Are We All Wet?

Posted: December 8, 2011 in Theology
Tags: , , , , , ,
A minister prepares to baptize a believer.

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Over the centuries much has been made about baptism. Arguments have been fashioned around the mode, the meaning, and the effects. In fact I would argue that so much energy has been spent on the details of the practice that there has been insufficient time to theologically reflect upon both the specific connotations and the wider implications of this core practice. In a paper I once wrote, I argued that once baptism ceased being a radical practice (from an Anabaptist perspective) for which one would risk one’s own life, then it lost some of its influence (formative that is) over the community. Over time I have come to believe that baptism as a practice for the believing community is more than simply an act of obedience. Even if the earliest Brethren spent considerable time emphasizing the human aspect (through obedience), I am convinced that there is more that takes place in this practice. In fact I have softened my previous thoughts on the diminishing value of baptism for the community to say that this practice more than shapes the hermeneutical lens of the community in a way so that it sees itself as a contrast community. In the very act of obedience by submitting to be baptized the initiate essentially practices relinquishment, which in posturing oneself as such affirms the desire to cooperate with the inner working of God’s Spirit and the trajectory of God’s kingdom.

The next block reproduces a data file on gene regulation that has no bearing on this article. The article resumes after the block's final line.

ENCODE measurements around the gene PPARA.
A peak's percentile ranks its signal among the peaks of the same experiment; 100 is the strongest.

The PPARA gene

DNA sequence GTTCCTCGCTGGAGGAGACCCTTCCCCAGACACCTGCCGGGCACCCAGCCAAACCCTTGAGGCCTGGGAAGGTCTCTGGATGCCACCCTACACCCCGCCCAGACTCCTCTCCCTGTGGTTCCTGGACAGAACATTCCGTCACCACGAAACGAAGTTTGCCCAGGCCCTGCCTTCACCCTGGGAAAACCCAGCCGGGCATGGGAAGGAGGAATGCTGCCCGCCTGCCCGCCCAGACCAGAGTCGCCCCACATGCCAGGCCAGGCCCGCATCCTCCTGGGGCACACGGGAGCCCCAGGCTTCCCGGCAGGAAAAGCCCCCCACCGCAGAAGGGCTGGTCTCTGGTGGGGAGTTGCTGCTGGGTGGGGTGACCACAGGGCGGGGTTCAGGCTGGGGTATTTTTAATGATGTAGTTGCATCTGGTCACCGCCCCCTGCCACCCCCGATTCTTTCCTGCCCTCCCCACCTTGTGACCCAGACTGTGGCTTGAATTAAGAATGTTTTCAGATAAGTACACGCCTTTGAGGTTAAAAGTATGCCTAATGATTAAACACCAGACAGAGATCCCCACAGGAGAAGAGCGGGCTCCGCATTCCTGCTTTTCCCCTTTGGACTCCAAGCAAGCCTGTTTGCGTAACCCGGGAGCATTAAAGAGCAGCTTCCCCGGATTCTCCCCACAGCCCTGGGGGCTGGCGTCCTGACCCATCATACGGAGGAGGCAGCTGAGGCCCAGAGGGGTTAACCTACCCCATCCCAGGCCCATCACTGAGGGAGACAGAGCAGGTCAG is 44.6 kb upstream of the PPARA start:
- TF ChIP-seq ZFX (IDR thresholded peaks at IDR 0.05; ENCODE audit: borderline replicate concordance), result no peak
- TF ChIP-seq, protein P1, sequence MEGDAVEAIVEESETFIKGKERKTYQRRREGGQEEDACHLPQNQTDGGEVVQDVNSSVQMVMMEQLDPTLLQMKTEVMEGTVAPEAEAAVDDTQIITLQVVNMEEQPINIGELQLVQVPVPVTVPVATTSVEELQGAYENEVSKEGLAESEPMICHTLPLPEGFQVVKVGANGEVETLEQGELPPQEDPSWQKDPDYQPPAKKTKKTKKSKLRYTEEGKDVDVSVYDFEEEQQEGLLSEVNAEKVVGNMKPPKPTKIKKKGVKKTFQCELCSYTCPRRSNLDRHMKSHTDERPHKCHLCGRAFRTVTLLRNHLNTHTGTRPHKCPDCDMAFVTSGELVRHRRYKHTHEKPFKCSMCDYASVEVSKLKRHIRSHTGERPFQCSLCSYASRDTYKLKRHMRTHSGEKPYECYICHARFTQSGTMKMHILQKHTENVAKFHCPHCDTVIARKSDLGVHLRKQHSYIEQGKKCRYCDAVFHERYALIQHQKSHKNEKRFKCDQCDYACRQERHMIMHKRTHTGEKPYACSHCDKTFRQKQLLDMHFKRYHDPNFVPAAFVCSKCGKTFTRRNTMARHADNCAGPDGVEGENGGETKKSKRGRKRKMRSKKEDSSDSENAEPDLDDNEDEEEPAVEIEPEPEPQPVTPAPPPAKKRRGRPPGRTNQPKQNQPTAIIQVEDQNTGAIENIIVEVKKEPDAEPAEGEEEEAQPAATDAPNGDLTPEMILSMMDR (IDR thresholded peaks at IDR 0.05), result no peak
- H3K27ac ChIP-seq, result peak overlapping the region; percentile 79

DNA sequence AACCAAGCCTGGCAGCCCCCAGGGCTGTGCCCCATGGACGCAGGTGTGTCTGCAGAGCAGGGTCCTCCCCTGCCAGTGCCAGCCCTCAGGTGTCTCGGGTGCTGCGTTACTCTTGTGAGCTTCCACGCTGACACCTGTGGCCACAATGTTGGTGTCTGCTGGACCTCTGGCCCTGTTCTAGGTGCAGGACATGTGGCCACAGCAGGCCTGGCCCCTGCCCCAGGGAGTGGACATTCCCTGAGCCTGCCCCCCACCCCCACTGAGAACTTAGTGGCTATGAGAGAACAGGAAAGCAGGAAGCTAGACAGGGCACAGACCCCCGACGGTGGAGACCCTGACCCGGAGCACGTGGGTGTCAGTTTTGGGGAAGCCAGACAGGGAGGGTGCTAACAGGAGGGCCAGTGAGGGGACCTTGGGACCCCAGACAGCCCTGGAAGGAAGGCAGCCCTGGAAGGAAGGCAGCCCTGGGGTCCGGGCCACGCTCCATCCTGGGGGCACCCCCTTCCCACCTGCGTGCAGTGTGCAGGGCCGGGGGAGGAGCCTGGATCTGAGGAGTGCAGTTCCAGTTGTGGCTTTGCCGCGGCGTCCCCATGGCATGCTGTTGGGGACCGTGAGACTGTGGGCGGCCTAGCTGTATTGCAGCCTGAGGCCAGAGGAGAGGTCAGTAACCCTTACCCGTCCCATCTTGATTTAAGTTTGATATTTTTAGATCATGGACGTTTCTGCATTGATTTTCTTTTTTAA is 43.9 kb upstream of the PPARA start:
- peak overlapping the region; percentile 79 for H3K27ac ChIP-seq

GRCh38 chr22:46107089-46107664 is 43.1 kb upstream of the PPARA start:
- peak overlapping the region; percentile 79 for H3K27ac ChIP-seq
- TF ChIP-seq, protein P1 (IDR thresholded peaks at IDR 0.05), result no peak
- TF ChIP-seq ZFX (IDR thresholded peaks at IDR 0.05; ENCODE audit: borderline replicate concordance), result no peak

What I have just posed is a theological movement from understanding the practice of baptism as an ordinance to something more. If it were not for the wider connotations of sacramental language (especially those surrounding the issue of sacerdotalism and the politics of membership in the institutional church) I would employ it here. Reflecting on Augustine one may ask if baptism is an outward expression of an inward grace? My problem with this is that there is an underlying dualism in this expression. As well-meaning as it may be, I think that Augustine’s Neo-Platonism is not helpful in this case. If we are to resist the tendency of separating the physical from the spiritual holding to a holistic understanding of not only what it means to be human but also the ways in which we perceive our surrounding reality, then baptism is more than the physical expression of a spiritual reality. Baptism is a spiritually efficacious practice which has real ontological and epistemological implications upon the human being as a whole. It’s not that Augustine is wrong in this, but that in delineating between an inner and outer dichotomy (or spiritual and physical) we tend to assume that it is an “either/or” choice. I suppose the point here is to raise the question of whether there is a real ontological change that takes place. There are some traditions (while I may disagree with them) that believe that in the act of baptism the person is saved. While I surely will not go this far, I do think that something more occurs in baptism than simply getting wet. A practical effect of baptism (at least in the Anabaptist community) is the entrance into the believing community. For Brethren this includes the speaking and receiving of vows by both the initiate and the congregation. While teaching I have often likened this part of the practice with the event of marriage. Scripture leads us to believe that marriage has ontological effects upon the persons involved. If this is so then why would it not especially be in the case of baptism? Contrariwise to Conrad Beissel, one cannot be unbaptized in the same way that one cannot undue being wed as much as we may try through divorce (Mark 10:9).